Man Attacked with Golf Club for Walking on Cart Path
May 10, 2023 Don Pumphrey, Jr. Criminal Defense, Violent Crimes Social Share
In Florida, a person can face differing charges for battery, which will vary depending on several factors. One of these factors is the level of injury the alleged victim sustained, along with whether or not the defendant had a weapon. In a recent Florida case, a man is now facing aggravated battery charges for hitting another person with a “deadly weapon” golf club.
This page will explain the details of the battery incident, along with the varying battery charges in Florida.
What was the Incident?
Lake County Sheriff’s Office has arrested Eddie Orobitg, 52, in response to allegations of him hitting another person with a golf club for walking on a golf course.
According to the report, the victim and his wife were walking through the Harbor Hills Country Club golf course when they were approached by Orobitg. The defendant had been playing golf with his son at the time and told the couple they were not allowed to walk on the path because it was “intended for golf carts and it is a rule of the golf course.”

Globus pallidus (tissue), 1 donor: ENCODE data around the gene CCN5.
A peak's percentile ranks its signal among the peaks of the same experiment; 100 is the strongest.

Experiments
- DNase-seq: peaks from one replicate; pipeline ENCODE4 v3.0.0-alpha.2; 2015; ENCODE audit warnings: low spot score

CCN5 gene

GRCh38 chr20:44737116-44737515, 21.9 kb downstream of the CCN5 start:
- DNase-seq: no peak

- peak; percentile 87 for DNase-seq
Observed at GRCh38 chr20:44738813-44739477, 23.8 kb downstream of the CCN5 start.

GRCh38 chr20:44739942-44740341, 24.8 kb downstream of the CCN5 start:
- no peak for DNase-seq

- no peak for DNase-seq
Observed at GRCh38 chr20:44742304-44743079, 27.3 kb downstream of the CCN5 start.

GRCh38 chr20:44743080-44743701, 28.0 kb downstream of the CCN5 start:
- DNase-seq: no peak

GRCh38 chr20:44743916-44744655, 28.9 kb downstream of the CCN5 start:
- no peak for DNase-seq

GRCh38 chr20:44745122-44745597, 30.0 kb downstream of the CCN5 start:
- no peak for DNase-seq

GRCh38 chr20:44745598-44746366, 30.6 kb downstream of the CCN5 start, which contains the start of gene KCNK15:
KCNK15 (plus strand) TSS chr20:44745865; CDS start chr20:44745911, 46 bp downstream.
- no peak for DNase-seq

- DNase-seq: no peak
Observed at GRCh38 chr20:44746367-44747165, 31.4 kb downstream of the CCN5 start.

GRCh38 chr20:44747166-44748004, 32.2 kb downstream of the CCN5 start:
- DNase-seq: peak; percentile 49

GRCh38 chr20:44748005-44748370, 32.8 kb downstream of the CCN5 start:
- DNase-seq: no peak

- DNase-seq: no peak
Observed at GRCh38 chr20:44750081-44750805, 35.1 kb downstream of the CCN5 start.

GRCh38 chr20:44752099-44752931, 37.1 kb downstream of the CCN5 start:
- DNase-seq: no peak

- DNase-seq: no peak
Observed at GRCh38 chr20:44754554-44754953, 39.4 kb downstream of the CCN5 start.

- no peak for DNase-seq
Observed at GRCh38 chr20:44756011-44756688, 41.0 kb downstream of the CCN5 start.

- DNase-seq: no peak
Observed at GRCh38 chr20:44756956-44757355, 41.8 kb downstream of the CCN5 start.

The arrest affidavit stated that the victim and Orobitg got into an argument, and the defendant proceeded to spit in the victim’s face. Orobitg is then accused of striking the victim in the leg with his golf course. This led to a further physical altercation between the two men.
According to the victim, Orobitg continued to hit him with the golf club several times—once getting struck in the back of the head from behind. Once the police arrived, the victim was unable to provide a written statement but gave a verbal one.
The victim claimed they had their ribs broken during the incident, and had blood stains on his clothes and body. There were also several cuts on his body, including a “ripped” ear lobe.
Officials say the victim was taken to the hospital to treat a potentially broken rib, possible traumatic brain injury, and potentially a broken jaw.
Orobitg has been arrested and charged with aggravated battery.
Types of Battery Charges in Florida
The criminal act of battery is defined as the unlawful application of force directly or indirectly upon another person or their belongings, either resulting in offensive contact or bodily injury.
In Florida, a person accused of committing a battery offense can face either a simple battery charge, a felony battery charge, or an aggravated battery charge. Each charge has differing penalties ranging in severity. The main difference between simple battery and aggravated battery is the level of harm sustained by the alleged victim.
Florida Statute Section 784.03 explains a person has committed a battery offense when he or she:
- Actually and intentionally touches or hits another person against their will; or
- Intentionally causes bodily harm to another person.
A simple battery charge results in a first-degree misdemeanor. In Florida, the penalties for a first-degree misdemeanor include up to a $1,000 fine and up to one year in jail.